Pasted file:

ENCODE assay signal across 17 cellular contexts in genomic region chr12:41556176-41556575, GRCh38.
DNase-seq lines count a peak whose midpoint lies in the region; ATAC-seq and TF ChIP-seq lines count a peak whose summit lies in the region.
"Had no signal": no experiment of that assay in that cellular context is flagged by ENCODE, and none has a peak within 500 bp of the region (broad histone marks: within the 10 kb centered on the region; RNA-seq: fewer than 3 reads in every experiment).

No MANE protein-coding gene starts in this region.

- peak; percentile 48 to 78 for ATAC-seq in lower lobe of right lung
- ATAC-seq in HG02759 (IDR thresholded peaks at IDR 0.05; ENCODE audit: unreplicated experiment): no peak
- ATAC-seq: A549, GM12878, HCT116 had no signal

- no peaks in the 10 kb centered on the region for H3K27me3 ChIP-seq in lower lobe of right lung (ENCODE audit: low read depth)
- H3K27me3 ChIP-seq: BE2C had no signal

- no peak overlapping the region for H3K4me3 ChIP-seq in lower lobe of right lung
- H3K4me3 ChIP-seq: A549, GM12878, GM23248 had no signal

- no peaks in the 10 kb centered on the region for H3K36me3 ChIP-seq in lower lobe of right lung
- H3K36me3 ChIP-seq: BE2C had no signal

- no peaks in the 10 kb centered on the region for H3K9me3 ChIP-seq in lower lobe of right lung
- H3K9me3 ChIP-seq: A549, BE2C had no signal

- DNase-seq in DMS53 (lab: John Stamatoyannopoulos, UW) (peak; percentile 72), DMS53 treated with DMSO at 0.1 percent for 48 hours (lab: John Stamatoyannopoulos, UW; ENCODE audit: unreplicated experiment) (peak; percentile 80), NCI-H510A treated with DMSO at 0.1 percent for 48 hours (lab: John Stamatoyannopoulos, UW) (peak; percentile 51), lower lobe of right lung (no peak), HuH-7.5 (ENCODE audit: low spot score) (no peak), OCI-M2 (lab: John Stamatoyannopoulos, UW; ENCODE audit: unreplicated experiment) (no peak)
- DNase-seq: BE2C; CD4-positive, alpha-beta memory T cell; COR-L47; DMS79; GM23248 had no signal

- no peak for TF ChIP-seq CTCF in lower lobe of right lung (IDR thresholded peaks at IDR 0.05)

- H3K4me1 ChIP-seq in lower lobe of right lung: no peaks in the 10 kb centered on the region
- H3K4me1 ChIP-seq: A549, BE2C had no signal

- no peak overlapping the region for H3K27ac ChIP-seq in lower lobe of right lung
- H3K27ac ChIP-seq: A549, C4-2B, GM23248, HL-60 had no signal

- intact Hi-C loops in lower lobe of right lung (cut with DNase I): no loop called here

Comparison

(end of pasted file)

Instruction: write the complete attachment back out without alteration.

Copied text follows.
ENCODE assay signal across 17 cellular contexts in genomic region chr12:41556176-41556575, GRCh38.
DNase-seq lines count a peak whose midpoint lies in the region; ATAC-seq and TF ChIP-seq lines count a peak whose summit lies in the region.
"Had no signal": no experiment of that assay in that cellular context is flagged by ENCODE, and none has a peak within 500 bp of the region (broad histone marks: within the 10 kb centered on the region; RNA-seq: fewer than 3 reads in every experiment).

No MANE protein-coding gene starts in this region.

- peak; percentile 48 to 78 for ATAC-seq in lower lobe of right lung
- ATAC-seq in HG02759 (IDR thresholded peaks at IDR 0.05; ENCODE audit: unreplicated experiment): no peak
- ATAC-seq: A549, GM12878, HCT116 had no signal

- no peaks in the 10 kb centered on the region for H3K27me3 ChIP-seq in lower lobe of right lung (ENCODE audit: low read depth)
- H3K27me3 ChIP-seq: BE2C had no signal

- no peak overlapping the region for H3K4me3 ChIP-seq in lower lobe of right lung
- H3K4me3 ChIP-seq: A549, GM12878, GM23248 had no signal

- no peaks in the 10 kb centered on the region for H3K36me3 ChIP-seq in lower lobe of right lung
- H3K36me3 ChIP-seq: BE2C had no signal

- no peaks in the 10 kb centered on the region for H3K9me3 ChIP-seq in lower lobe of right lung
- H3K9me3 ChIP-seq: A549, BE2C had no signal

- DNase-seq in DMS53 (lab: John Stamatoyannopoulos, UW) (peak; percentile 72), DMS53 treated with DMSO at 0.1 percent for 48 hours (lab: John Stamatoyannopoulos, UW; ENCODE audit: unreplicated experiment) (peak; percentile 80), NCI-H510A treated with DMSO at 0.1 percent for 48 hours (lab: John Stamatoyannopoulos, UW) (peak; percentile 51), lower lobe of right lung (no peak), HuH-7.5 (ENCODE audit: low spot score) (no peak), OCI-M2 (lab: John Stamatoyannopoulos, UW; ENCODE audit: unreplicated experiment) (no peak)
- DNase-seq: BE2C; CD4-positive, alpha-beta memory T cell; COR-L47; DMS79; GM23248 had no signal

- no peak for TF ChIP-seq CTCF in lower lobe of right lung (IDR thresholded peaks at IDR 0.05)

- H3K4me1 ChIP-seq in lower lobe of right lung: no peaks in the 10 kb centered on the region
- H3K4me1 ChIP-seq: A549, BE2C had no signal

- no peak overlapping the region for H3K27ac ChIP-seq in lower lobe of right lung
- H3K27ac ChIP-seq: A549, C4-2B, GM23248, HL-60 had no signal

- intact Hi-C loops in lower lobe of right lung (cut with DNase I): no loop called here

Comparison